Friday, January 28, 2022

A xv-xvii, ¶ 10-12


[¶10] Furthermore certainty and clarity, two things that concern the form of the investigation, are to be viewed as essential demands, which may rightly be made on the author who ventures upon so slippery an undertaking.
[¶11] As far as certainty is concerned, I have myself pronounced the judgment that in this kind of inquiry it is in no way allowed to hold opinions, and that anything that even looks like an hypothesis is a forbidden commodity, which should not be put up for sale even at the lowest price but must be confiscated as soon as it is discovered. For every cognition that is supposed to be certain a priori proclaims that it wants to be held for absolutely necessary, and even more is this true of a determination of all pure cognitions a priori, which is to be the standard and thus even the example of all apodictic (philosophical) certainty. Whether I have performed what I have just pledged in that respect remains wholly to the judgment of the reader, since it is appropriate for an author only to present the grounds, but not to judge about their effect on his judges. But in order that he should not inadvertently be the cause of weakening his own arguments, the author may be permitted to note himself those places that, even though they pertain only to the incidental end of the work, may be the occasion for some mistrust, in order that he may in a timely manner counteract the influence that even the reader's slightest reservation on this point may have on his judgment over the chief end.
[¶12] I am acquainted with no investigations more important for getting to the bottom of that faculty we call the understanding, and at the same time for the determination of the rules and boundaries of its use, than those I have undertaken in the second chapter of the Transcendental Analytic, under the title Deduction of the Pure Concepts of the Understanding; they are also the investigations that have cost me the most, but I hope not unrewarded, effort. This inquiry, which goes rather deep, has two sides. One side refers to the objects of the pure understanding, and is supposed to demonstrate and make comprehensible the objective validity of its concepts a priori; thus it belongs essentially to my ends. The other side deals with the pure understanding itself, concerning its possibility and the powers of cognition on which it itself rests; thus it considers it in a subjective relation, and although this exposition is of great importance in respect of my chief end, it does not belong essentially to it; because the chief question always remains: "What and how much can understanding and reason cognize free of all experience?" and not: "How is the faculty of thinking itself possible?" Since the latter question is something like the search for the cause of a given effect, and is therefore something like a hypothesis (although, as I will elsewhere take the opportunity to show, this is not in fact how matters stand), it appears as if I am taking the liberty in this case of expressing an opinion, and that the reader might therefore be free to hold another opinion. In view of this I must remind the reader in advance that even in case my subjective deduction does not produce the complete conviction that I expect, the objective deduction that is my primary concern would come into its full strength, on which what is said at pages [A] 92-3 should even be sufficient by itself.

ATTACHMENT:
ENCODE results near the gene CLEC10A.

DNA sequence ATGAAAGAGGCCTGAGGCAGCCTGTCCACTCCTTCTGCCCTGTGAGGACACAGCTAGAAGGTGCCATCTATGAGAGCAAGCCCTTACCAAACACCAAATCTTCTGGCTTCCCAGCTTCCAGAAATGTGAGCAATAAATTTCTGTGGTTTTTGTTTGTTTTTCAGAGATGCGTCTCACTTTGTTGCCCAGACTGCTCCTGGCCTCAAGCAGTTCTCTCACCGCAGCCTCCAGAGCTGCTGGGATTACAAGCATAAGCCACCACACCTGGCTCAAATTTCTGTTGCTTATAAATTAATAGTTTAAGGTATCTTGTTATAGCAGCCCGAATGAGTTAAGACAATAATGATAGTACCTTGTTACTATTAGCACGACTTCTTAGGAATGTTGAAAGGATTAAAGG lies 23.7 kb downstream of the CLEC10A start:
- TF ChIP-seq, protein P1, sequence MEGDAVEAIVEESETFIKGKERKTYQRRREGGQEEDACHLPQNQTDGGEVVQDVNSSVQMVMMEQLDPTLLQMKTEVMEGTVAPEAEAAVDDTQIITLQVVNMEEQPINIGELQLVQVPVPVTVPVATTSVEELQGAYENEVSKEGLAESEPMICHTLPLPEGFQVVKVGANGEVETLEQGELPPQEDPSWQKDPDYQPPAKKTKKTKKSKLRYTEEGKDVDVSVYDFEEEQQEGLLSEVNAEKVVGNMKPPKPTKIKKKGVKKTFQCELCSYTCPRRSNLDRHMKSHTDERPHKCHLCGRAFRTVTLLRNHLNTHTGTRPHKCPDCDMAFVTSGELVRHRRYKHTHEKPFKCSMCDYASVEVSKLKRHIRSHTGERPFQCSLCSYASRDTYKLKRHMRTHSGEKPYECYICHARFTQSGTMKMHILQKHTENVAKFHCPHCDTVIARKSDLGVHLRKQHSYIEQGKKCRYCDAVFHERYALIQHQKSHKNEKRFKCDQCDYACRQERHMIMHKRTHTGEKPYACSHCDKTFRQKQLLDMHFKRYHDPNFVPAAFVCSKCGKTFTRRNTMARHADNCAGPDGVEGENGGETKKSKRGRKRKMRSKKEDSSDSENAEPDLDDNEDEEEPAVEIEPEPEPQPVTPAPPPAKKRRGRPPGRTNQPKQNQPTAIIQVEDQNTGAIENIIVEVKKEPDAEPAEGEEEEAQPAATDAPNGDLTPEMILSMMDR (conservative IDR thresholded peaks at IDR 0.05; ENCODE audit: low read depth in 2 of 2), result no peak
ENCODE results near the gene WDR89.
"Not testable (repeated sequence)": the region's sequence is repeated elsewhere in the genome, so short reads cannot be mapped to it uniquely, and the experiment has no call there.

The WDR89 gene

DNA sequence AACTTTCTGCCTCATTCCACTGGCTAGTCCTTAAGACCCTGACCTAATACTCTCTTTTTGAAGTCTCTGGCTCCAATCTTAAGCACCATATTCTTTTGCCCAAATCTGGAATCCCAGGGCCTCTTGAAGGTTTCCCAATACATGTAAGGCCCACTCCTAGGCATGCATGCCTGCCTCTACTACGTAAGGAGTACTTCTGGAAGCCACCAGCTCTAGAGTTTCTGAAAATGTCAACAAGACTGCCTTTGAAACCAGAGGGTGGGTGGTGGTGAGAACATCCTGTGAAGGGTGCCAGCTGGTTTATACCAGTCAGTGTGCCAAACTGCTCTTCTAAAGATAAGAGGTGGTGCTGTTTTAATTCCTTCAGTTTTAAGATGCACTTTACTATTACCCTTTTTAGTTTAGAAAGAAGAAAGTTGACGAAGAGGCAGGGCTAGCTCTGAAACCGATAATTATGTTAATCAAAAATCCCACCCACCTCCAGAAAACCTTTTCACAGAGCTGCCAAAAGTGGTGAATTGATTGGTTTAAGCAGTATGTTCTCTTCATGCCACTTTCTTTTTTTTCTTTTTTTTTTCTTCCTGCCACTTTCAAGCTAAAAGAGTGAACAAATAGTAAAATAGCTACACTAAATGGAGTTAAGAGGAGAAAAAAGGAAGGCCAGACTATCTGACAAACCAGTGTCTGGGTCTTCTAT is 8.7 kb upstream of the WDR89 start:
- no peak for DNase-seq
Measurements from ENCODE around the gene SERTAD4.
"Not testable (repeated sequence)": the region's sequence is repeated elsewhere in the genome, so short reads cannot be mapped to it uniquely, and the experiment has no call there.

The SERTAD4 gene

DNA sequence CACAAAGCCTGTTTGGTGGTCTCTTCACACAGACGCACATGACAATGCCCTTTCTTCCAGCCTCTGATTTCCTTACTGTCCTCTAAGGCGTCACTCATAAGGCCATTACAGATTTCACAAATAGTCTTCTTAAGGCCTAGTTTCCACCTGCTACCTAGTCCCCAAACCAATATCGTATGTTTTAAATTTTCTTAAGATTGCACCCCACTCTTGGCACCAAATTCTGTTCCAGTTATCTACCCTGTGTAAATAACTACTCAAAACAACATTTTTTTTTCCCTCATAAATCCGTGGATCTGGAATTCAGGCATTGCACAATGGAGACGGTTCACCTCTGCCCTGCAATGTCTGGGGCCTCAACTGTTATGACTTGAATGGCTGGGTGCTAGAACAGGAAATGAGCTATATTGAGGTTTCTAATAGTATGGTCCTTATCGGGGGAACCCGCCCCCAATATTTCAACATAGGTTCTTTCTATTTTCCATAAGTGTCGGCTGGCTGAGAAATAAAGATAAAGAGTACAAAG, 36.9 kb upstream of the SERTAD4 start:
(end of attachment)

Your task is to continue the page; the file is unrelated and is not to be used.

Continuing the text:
Regarding certainty (clarity is dealt with next): one cannot hold opinions or hypotheses as apodictic judgments, and since the Critique concerns apodictic judgments it is also banned from opinions or hypotheses. Kant is concerned the reader may misunderstand the deduction by believing it to be a hypothesis or opinion when it is really trying to express an apodictic judgment central to the grounding of the critique. The deduction does has an objective part (A92-3), which is said to be of essential importance, as well as a subjective part is important but apparently not essential.